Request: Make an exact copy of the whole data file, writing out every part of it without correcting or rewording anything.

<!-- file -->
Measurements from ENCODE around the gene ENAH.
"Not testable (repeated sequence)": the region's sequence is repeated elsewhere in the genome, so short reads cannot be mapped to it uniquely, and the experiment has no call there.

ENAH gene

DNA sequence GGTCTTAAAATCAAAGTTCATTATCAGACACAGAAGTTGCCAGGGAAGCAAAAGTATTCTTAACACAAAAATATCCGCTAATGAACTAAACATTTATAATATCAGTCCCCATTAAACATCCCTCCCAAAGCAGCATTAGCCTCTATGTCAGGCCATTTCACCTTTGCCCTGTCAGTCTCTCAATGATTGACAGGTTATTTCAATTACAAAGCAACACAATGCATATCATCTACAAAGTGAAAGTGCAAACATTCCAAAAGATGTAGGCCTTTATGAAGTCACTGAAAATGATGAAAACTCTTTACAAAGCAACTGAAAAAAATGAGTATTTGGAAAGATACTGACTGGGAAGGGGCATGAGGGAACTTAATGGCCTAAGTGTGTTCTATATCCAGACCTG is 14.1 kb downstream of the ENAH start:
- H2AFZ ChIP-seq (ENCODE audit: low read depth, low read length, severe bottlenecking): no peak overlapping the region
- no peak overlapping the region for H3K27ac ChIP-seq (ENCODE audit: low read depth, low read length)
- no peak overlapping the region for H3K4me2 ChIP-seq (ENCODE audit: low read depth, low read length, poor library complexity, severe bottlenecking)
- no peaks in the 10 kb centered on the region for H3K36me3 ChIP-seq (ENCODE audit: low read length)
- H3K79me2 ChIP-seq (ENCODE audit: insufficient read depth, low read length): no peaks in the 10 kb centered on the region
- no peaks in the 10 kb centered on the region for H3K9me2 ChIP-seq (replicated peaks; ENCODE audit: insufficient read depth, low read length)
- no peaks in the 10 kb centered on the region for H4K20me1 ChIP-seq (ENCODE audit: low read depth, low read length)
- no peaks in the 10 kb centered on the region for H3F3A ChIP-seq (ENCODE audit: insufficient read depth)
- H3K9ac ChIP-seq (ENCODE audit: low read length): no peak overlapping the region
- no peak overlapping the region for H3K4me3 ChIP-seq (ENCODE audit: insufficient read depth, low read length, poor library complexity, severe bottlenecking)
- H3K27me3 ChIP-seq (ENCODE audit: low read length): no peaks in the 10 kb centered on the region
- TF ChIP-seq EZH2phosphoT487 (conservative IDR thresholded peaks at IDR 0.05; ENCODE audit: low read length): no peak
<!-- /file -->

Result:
Measurements from ENCODE around the gene ENAH.
"Not testable (repeated sequence)": the region's sequence is repeated elsewhere in the genome, so short reads cannot be mapped to it uniquely, and the experiment has no call there.

ENAH gene

DNA sequence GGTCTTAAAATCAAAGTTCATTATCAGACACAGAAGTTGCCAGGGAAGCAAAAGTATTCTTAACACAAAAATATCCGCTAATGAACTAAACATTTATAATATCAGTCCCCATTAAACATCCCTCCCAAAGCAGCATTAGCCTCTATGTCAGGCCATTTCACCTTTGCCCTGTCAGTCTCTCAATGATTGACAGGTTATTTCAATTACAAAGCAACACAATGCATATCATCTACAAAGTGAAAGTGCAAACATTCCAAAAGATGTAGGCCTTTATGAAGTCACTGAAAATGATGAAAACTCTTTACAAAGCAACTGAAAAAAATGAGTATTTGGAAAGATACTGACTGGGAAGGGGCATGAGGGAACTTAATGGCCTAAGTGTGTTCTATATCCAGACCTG is 14.1 kb downstream of the ENAH start:
- H2AFZ ChIP-seq (ENCODE audit: low read depth, low read length, severe bottlenecking): no peak overlapping the region
- no peak overlapping the region for H3K27ac ChIP-seq (ENCODE audit: low read depth, low read length)
- no peak overlapping the region for H3K4me2 ChIP-seq (ENCODE audit: low read depth, low read length, poor library complexity, severe bottlenecking)
- no peaks in the 10 kb centered on the region for H3K36me3 ChIP-seq (ENCODE audit: low read length)
- H3K79me2 ChIP-seq (ENCODE audit: insufficient read depth, low read length): no peaks in the 10 kb centered on the region
- no peaks in the 10 kb centered on the region for H3K9me2 ChIP-seq (replicated peaks; ENCODE audit: insufficient read depth, low read length)
- no peaks in the 10 kb centered on the region for H4K20me1 ChIP-seq (ENCODE audit: low read depth, low read length)
- no peaks in the 10 kb centered on the region for H3F3A ChIP-seq (ENCODE audit: insufficient read depth)
- H3K9ac ChIP-seq (ENCODE audit: low read length): no peak overlapping the region
- no peak overlapping the region for H3K4me3 ChIP-seq (ENCODE audit: insufficient read depth, low read length, poor library complexity, severe bottlenecking)
- H3K27me3 ChIP-seq (ENCODE audit: low read length): no peaks in the 10 kb centered on the region
- TF ChIP-seq EZH2phosphoT487 (conservative IDR thresholded peaks at IDR 0.05; ENCODE audit: low read length): no peak